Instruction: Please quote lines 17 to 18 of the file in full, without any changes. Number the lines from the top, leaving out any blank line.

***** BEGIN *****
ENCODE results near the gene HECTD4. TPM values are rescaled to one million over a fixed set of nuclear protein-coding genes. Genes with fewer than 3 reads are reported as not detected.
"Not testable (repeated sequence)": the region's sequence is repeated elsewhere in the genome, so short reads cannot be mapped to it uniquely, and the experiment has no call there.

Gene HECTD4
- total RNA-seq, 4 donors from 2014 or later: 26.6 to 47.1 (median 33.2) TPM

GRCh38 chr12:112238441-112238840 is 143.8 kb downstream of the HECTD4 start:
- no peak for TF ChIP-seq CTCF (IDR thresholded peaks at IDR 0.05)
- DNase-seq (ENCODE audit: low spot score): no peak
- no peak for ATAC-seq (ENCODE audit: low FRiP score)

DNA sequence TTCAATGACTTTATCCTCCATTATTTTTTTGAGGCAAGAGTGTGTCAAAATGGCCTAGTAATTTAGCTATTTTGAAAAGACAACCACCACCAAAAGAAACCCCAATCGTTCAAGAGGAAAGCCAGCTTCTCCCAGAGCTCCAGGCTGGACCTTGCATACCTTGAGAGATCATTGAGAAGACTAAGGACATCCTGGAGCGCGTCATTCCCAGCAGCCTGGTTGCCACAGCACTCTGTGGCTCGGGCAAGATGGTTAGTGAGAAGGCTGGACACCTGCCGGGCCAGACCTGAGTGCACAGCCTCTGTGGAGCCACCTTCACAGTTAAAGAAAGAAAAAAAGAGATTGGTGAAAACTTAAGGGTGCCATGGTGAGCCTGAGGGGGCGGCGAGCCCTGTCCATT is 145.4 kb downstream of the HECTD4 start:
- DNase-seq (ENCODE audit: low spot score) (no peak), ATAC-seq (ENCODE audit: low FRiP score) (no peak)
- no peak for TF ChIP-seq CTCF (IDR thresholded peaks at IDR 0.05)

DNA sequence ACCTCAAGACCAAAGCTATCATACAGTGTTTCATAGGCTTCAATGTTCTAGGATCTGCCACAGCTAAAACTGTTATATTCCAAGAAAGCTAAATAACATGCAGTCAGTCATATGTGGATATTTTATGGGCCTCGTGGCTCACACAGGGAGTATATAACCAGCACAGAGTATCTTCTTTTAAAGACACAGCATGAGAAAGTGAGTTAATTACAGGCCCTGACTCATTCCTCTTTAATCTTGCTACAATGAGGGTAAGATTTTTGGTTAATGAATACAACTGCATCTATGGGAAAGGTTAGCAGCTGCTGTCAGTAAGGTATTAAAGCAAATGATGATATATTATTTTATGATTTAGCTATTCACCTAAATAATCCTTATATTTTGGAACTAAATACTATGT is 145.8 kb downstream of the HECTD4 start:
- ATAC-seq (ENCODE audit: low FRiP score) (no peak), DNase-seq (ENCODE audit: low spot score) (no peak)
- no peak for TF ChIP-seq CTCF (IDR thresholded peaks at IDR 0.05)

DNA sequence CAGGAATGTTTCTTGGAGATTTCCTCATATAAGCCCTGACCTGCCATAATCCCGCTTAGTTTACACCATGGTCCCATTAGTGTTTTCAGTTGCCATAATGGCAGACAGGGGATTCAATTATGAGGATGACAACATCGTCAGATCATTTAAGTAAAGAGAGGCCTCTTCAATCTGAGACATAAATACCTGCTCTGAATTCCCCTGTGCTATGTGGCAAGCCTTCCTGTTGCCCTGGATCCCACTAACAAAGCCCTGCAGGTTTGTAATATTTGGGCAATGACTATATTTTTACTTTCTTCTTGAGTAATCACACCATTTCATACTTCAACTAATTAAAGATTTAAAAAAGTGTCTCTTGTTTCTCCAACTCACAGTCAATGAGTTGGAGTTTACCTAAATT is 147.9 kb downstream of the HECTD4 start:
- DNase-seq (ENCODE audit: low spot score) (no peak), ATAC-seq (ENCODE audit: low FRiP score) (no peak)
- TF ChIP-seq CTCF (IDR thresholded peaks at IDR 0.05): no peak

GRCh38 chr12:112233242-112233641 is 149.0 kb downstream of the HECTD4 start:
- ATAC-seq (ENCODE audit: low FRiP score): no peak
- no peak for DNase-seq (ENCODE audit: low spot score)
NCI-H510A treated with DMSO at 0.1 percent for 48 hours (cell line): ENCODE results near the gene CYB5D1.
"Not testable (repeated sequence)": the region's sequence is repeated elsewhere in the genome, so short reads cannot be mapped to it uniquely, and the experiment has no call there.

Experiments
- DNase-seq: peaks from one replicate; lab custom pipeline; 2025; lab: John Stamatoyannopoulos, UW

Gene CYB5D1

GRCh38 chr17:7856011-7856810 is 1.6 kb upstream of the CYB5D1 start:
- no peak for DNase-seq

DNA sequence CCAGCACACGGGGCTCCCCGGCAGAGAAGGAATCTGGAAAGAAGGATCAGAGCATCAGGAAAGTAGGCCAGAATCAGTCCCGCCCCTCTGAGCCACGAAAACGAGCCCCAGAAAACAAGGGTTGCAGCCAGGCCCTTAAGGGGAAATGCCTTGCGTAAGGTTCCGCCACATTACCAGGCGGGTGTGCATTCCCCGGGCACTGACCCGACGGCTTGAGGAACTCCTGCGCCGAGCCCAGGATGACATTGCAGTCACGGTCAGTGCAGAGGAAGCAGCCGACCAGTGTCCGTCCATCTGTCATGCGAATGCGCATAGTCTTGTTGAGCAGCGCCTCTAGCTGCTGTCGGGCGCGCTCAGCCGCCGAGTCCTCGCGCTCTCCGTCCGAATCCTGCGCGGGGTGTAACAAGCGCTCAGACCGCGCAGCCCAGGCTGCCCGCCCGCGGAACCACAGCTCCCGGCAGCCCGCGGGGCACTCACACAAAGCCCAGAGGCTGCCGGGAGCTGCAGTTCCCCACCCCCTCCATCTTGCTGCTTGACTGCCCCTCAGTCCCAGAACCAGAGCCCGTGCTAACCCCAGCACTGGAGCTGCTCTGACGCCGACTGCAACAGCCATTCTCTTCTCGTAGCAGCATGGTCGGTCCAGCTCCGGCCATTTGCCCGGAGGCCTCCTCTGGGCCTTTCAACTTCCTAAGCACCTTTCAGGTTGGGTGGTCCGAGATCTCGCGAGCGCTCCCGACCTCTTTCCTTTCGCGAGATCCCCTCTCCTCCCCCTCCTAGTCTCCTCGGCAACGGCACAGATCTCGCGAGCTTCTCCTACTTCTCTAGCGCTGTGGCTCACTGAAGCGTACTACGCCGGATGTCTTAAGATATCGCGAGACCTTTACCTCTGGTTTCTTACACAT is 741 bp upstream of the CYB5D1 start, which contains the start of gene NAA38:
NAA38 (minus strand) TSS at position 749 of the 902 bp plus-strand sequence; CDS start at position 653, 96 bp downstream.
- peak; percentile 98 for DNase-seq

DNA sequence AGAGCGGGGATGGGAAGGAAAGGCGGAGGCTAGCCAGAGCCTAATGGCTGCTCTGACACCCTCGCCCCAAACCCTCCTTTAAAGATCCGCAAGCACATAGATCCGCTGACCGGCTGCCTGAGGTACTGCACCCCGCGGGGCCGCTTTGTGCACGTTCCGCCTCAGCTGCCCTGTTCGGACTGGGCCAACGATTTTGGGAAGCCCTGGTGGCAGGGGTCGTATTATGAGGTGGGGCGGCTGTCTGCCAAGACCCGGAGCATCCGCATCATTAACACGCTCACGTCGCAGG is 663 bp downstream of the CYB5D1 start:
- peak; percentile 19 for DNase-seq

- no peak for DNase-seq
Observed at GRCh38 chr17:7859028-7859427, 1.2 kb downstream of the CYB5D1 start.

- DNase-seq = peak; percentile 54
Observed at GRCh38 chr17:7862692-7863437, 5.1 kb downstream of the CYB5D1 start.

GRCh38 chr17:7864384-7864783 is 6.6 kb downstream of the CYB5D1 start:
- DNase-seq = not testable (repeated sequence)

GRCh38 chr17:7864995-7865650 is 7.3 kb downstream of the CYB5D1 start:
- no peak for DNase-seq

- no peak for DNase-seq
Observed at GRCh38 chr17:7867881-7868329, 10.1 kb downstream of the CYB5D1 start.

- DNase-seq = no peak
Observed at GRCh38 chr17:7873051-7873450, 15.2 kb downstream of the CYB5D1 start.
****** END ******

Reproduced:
- TF ChIP-seq CTCF (IDR thresholded peaks at IDR 0.05): no peak

GRCh38 chr12:112233242-112233641 is 149.0 kb downstream of the HECTD4 start: